Daijiang Li


Gotelli, Nicholas J. A primer of ecology. Sunderland, MA: Sinauer Associates, 2001. Chapter 4.

Scaling populations to landscapes

Populations of a single species may be distributed across a landscape of suitable habitat patches within a larger landscape of unsuitable landscape. Consider an aquatic plant species across a mostly terrestrial landscape dotted with lakes. The species can only exist in the lake habitats, but these lakes can be connected through dispersal processes. This set of lake habitats connected by dispersal comprises a metapopulation.

Metapopulations are considered to be in a relatively constant state of flux, as local extinctions – single populations that go to extinction – of species in habitat patches are buffered by re-colonization by dispersal from neighboring patches. In this way, dispersal can be beneficial or detrimental to metapopulation persistence.

Under high dispersal, patches become homogeneous and population dynamics tend to become synchronous. This synchrony is destabilizing, in that periods of low population sizes will be experienced by all patches, increasing the likelihood of stochastic extinction of the entire metapopulation. On the other hand, too little dispersal will result in spatial clustering of a species, as the species will be confined to the set of patches that can be successfully reached and colonized and similarly potentially increasing extinction risk.

The benefits of a metapopulation

Consider a population existing on a single patch with some probability of extinction (\(p_e\)) of 0.2. Extinction risk at any timepoint is independent of the previous timepoint (a big assumption, but bear with me). The probability of population persistence for a 5 year period is then (1- \(p_e\))\(^{5}\) or 0.328, which corresponds to a probability of extinction of 0.672. If we were to divide this single patch into two patches, and make the assumption that extinction risk is the same (not a terribly big assumption, but we’ll address this later). Regional extinction (both patches going extinct) would be equal to \(p_{e}^{2}\), so the probability of regional extinction sometime within a period of 5 years would be 1 - probability of persistence = 1 - \(\left((1 - p_e^{2})^{5}\right)\). This would suggest that the persistence probability now is 0.815, and the risk of extinction has therefore dropped to 0.185.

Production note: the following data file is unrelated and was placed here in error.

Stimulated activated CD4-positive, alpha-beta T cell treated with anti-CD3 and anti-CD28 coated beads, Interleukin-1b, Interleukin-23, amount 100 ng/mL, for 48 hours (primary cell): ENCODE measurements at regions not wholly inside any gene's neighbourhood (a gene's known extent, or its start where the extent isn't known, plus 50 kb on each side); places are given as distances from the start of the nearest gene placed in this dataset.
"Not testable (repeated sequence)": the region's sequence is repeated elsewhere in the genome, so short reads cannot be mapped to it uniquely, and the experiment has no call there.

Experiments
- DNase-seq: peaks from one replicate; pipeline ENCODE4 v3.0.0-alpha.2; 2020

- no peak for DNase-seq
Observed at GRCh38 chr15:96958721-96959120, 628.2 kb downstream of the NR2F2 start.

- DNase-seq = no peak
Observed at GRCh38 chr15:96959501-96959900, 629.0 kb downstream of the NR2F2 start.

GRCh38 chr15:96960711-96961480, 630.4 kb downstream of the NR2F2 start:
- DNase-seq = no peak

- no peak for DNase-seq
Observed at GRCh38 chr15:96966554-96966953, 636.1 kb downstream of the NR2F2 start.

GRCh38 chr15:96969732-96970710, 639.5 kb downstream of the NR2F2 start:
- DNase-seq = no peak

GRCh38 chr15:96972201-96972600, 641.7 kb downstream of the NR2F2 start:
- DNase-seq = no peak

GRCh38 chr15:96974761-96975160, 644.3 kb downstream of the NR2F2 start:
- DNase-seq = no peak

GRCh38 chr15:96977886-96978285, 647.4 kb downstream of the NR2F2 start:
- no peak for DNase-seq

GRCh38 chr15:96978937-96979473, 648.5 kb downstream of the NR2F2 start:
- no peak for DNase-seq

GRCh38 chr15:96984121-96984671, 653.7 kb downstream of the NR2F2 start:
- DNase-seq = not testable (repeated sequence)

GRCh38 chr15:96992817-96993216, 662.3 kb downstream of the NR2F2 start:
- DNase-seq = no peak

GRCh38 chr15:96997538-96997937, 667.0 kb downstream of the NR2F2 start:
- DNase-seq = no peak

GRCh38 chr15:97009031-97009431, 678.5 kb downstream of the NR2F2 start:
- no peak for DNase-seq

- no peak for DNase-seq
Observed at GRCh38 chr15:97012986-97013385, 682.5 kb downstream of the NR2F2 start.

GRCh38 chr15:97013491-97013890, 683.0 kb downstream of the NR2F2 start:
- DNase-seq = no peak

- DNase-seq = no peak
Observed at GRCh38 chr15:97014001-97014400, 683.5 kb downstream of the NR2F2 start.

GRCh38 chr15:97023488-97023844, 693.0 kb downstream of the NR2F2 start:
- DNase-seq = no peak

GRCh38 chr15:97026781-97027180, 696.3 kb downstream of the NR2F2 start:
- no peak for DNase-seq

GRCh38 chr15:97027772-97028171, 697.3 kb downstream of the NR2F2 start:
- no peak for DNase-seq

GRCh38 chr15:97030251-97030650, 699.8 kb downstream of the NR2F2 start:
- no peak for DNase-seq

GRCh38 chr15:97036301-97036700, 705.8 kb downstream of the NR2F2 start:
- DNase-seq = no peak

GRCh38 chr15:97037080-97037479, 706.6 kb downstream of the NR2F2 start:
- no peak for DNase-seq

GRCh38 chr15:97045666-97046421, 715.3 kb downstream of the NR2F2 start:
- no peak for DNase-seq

How do metapopulations work?

To understand metapopulations, we’ll start with a foundational metapopulation model; the Levins’ model (1969). Richard Levins created a simple model focused solely on patch occupancy (i.e., is the species present or absent) as a way to mathematically assess the proportion of occupied patches by a species given minimal demographic information. In this case, local habitat patches are either occupied or unoccupied, and both patch number and the spatial orientation of patches are undescribed. Dispersal among habitat patches can rescue patches from extinction, or allow for the recolonization of extinct patches. All patches are treated as equal, so that any patch is suitable for a species, and (as a simplifying assumption) all habitat patches can be reached from all other patches. This simplified representation treats space as implicit, and patch quality and size as constant; rather than an explicit population size, patch occupancy is just a 0 or 1 state.

\[ \frac{df}{dt} = if(1-f) - p_ef \]

where the change in the fraction of occupied sites (\(f\)) by a species is a function of colonization rate \(p_i=if\) and extinction rate \(p_e\).